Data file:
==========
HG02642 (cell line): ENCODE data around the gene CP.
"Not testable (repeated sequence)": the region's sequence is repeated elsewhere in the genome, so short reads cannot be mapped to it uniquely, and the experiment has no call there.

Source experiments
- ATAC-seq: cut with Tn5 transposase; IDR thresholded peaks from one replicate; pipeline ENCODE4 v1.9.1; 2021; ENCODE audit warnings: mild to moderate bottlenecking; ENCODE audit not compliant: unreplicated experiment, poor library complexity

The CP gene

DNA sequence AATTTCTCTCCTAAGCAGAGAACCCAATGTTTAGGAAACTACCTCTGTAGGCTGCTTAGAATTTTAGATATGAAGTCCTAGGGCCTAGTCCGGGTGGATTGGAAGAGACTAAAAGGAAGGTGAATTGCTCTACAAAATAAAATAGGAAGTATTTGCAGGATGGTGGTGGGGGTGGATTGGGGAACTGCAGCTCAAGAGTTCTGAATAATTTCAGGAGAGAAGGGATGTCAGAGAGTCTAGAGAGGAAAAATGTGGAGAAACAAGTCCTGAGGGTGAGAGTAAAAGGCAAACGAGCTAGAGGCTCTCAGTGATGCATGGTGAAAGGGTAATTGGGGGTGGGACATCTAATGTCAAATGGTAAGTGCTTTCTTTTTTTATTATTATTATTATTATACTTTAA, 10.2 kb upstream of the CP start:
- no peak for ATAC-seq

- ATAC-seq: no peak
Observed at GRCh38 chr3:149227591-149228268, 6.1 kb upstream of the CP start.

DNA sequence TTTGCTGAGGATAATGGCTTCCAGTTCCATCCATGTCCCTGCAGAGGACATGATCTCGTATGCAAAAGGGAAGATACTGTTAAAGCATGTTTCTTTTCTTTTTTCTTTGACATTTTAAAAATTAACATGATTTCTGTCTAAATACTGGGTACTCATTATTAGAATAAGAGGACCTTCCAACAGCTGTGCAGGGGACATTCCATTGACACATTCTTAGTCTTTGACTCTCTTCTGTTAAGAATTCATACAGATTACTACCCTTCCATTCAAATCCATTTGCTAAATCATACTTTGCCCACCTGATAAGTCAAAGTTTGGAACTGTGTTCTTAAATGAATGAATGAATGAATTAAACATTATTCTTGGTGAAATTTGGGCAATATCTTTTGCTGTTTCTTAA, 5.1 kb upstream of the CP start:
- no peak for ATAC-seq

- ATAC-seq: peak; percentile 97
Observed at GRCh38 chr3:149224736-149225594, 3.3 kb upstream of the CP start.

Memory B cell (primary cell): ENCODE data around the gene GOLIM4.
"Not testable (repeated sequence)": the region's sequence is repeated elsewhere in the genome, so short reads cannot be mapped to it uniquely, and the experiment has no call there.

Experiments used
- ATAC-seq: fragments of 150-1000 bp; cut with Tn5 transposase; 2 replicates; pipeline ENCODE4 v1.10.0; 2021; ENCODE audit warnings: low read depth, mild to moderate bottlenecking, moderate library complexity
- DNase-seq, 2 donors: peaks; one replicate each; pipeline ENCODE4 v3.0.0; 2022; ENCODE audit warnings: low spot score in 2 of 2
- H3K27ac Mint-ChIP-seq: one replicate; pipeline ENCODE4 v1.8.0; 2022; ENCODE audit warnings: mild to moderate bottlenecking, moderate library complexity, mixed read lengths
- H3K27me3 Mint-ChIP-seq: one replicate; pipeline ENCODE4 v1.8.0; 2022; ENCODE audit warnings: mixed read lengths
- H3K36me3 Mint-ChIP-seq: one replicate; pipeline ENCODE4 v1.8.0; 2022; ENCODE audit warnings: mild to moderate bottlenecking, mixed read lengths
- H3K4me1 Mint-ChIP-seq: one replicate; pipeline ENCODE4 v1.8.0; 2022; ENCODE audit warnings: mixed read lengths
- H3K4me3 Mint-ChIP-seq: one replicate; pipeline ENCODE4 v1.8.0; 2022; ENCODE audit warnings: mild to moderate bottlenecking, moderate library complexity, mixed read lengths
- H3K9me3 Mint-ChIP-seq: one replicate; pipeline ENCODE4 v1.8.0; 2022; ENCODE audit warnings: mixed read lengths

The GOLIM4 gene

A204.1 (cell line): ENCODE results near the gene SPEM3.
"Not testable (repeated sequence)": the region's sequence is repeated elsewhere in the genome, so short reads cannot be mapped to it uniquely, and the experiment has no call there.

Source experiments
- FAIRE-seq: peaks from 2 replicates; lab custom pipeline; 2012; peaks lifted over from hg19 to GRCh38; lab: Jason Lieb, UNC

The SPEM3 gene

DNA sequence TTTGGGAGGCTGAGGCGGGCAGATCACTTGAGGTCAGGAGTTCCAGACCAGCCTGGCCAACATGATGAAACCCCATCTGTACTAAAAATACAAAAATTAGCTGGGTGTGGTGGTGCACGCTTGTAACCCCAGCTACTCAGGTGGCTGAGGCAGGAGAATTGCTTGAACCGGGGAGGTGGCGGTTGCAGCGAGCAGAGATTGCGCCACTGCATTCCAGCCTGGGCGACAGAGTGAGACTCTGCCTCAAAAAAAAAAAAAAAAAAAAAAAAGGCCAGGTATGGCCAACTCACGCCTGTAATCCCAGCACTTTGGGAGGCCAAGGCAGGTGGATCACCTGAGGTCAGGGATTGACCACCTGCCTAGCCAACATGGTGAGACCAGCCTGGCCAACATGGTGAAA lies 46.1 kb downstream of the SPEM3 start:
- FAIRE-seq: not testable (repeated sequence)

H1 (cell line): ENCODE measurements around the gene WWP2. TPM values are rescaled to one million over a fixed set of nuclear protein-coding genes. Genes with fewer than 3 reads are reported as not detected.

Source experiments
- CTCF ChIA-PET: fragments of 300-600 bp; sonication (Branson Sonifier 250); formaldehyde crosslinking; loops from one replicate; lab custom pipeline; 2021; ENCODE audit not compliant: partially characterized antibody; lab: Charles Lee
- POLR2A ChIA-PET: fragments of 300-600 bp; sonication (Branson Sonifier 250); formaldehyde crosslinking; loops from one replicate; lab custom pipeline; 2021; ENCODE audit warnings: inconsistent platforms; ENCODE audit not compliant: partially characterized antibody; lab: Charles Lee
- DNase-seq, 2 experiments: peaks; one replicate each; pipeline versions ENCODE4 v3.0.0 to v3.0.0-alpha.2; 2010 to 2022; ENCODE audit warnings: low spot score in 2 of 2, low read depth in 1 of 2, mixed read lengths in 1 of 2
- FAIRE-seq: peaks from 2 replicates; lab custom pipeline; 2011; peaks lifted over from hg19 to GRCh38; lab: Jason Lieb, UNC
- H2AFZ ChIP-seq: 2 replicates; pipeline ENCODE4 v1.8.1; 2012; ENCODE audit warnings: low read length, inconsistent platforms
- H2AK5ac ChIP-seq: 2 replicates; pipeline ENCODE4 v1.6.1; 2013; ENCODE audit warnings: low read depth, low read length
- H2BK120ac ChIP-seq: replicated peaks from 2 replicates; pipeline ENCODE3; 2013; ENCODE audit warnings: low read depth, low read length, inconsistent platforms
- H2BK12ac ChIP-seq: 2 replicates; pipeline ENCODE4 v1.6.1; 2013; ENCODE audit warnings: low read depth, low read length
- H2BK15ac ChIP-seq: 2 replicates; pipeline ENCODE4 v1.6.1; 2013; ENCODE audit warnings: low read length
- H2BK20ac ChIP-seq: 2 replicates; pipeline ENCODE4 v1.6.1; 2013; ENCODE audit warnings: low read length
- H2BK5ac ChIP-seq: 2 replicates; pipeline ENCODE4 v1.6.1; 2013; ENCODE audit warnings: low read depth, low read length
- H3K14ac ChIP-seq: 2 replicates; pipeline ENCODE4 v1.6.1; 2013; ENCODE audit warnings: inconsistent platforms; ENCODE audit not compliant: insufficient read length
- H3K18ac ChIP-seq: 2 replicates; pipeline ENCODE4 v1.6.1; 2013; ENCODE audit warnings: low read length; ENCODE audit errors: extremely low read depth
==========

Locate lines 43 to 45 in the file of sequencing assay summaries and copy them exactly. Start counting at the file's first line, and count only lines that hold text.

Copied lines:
- H2BK15ac ChIP-seq: 2 replicates; pipeline ENCODE4 v1.6.1; 2013; ENCODE audit warnings: low read length
- H2BK20ac ChIP-seq: 2 replicates; pipeline ENCODE4 v1.6.1; 2013; ENCODE audit warnings: low read length
- H2BK5ac ChIP-seq: 2 replicates; pipeline ENCODE4 v1.6.1; 2013; ENCODE audit warnings: low read depth, low read length